Who Cares for Identity Information in Government 2.0? An Empirical Study
in J. Bishop (ed.), Transforming Politics and Policy in the Information Age, Hershey, PA: IGI Global 2014, p. 238-260
Posted: 7 Jul 2013 Last revised: 16 Jul 2014
Date Written: April 1, 2013
Governments can use web 2.0 to facilitate and improve government-citizen interactions. A relevant policy question is how much and what kind of identity information is necessary for government 2.0 applications to thrive. Based on the literature, we hypothesise that identity information is a major factor in people’s willingness to participate in online applications, but that it is a double-edged sword. Having more identity knowledge of counter-parties will enhance people’s participation, but having to provide identity knowledge to counter-parties could diminish people’s participation in view of privacy risks. How do users – both citizens and officials – deal with this ostensible paradox? In this paper, we present the results of an empirical study on the effects of identity information on government-citizen interaction in government 2.0 applications. We triangulate findings from a survey among government 2.0 users and quantitative and qualitative analyses of Dutch government 2.0 websites. This reveals the identity information web 2.0 users want to have of other participants and are willing to provide about themselves, the importance of role information of civil servants, and the relationship of identity information with the interaction level on government 2.0 applications.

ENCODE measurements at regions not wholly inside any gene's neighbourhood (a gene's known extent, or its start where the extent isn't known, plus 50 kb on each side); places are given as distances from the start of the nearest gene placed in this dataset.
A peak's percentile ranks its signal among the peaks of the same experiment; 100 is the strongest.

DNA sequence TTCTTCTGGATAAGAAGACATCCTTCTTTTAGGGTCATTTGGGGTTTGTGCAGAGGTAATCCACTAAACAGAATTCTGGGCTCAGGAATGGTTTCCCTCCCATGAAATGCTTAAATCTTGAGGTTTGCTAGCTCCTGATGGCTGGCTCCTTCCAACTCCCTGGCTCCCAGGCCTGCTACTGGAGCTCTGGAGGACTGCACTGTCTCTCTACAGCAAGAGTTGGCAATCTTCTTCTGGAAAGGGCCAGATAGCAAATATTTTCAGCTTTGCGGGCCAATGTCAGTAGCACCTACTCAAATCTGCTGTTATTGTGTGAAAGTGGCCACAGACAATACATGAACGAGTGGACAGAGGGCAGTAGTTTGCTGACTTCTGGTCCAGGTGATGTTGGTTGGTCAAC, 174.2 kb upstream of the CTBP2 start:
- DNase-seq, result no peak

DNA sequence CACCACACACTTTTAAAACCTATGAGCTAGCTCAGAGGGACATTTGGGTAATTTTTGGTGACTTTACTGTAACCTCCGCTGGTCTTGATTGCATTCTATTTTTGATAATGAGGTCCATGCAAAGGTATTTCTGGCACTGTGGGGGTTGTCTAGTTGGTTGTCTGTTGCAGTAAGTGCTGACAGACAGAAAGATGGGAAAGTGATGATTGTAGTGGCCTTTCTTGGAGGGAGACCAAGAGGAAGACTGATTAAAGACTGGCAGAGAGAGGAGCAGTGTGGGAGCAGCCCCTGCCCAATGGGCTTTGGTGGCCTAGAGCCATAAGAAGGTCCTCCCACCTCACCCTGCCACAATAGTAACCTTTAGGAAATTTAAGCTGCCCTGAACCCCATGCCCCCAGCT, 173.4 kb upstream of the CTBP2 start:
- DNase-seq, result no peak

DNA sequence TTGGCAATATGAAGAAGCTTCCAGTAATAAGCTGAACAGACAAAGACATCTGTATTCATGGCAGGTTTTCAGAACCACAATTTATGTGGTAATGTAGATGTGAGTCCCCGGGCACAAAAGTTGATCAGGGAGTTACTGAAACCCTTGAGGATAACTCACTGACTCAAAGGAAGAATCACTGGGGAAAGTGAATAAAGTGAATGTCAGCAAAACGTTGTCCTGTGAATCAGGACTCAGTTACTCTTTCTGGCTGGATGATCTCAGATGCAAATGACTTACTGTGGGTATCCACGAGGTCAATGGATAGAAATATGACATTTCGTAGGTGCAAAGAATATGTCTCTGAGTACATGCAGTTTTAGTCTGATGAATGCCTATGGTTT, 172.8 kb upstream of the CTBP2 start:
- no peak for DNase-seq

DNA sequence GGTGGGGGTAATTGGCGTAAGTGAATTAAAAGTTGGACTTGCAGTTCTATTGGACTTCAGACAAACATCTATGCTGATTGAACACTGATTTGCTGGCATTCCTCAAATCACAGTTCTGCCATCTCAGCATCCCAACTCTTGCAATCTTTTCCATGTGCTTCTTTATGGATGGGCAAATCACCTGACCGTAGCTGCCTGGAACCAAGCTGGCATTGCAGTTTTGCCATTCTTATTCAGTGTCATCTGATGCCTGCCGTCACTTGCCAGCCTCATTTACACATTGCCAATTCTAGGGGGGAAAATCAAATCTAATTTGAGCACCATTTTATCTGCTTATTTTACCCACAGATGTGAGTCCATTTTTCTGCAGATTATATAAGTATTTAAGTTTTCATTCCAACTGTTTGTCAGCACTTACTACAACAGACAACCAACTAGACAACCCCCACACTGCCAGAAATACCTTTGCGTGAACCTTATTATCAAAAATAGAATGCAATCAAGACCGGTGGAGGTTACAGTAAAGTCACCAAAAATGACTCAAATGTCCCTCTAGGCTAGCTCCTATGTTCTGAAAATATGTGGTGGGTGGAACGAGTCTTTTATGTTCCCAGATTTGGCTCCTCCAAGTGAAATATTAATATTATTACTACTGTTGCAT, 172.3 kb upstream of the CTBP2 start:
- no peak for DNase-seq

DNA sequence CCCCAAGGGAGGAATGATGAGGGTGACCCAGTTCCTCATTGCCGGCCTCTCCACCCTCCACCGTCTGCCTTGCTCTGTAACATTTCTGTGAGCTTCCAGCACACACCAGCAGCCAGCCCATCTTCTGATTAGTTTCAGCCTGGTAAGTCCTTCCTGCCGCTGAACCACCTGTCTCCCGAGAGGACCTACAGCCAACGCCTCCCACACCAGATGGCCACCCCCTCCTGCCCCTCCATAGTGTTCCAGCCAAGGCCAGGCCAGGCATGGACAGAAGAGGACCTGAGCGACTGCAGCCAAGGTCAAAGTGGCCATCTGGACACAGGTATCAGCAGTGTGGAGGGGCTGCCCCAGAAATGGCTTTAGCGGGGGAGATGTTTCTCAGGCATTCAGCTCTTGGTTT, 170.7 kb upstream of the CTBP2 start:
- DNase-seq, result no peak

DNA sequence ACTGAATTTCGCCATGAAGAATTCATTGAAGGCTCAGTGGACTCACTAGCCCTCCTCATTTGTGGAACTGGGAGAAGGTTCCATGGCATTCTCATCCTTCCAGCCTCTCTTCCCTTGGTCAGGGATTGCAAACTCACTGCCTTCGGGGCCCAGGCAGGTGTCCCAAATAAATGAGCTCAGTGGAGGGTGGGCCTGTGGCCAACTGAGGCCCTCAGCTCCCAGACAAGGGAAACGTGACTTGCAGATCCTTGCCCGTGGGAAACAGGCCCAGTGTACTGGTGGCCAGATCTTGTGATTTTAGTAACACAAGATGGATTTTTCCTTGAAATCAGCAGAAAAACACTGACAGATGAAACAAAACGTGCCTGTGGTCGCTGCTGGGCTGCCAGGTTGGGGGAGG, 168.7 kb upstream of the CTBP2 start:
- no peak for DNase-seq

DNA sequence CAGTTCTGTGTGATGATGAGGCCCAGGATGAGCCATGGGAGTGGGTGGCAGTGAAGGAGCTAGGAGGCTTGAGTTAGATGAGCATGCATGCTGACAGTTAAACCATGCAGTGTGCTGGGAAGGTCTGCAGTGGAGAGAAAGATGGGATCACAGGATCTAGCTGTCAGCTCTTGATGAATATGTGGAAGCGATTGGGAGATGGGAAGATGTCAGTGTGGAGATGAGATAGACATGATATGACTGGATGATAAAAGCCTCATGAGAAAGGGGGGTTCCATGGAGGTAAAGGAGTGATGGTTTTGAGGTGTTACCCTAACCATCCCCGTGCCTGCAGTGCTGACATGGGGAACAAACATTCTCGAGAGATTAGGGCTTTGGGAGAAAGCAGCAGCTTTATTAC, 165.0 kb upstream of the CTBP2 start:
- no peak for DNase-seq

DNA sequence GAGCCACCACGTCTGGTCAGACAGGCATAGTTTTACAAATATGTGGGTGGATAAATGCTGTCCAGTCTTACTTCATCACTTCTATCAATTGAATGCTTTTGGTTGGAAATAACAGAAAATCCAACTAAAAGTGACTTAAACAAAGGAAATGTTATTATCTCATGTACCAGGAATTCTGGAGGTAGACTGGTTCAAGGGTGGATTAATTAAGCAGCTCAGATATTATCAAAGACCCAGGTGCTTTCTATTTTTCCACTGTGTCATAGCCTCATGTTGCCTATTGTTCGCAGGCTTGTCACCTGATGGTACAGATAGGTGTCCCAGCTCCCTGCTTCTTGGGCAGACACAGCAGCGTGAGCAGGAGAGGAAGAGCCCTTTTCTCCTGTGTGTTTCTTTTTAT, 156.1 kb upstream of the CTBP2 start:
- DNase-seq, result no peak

Our results show that, contrary to what the literature suggests, there is no significant correlation between identity information and interaction levels on government 2.0 discussion forums. Knowing more identity information about other participants does not lead to more interaction in government 2.0, nor does having to provide identity information of oneself inhibit citizens to participate. Apparently, people care less for identity information in government 2.0 than the literature seems to suggest, at least in terms of willingness to participate in online interactions. Furthermore, role specification – markers that show whether officials speak on behalf of the government or in a private capacity – is perceived as very important in government 2.0, yet it does not emerge as a real issue in practice. Indistinctness of roles does not impact negatively on the interaction in government 2.0, perhaps because participants can often identify from the context whether or not someone is speaking in an official capacity.
Our findings suggest that government 2.0 initiatives should be designed with a flexible and liberal approach to identity information. Having an option for users to provide a wide range of identity information (such as employer, profession, and a photo), while also allowing users to participate anonymously or on a first-name basis only, is a good way to cater for diverse user groups: those who find identity information important (both to know and to provide), and those who find identity information unimportant (to know and to provide).
Keywords: web 2.0, government 2.0, social media, identity, privacy, role information, Netherlands
JEL Classification: O38, D82, O33
Suggested Citation: Suggested Citation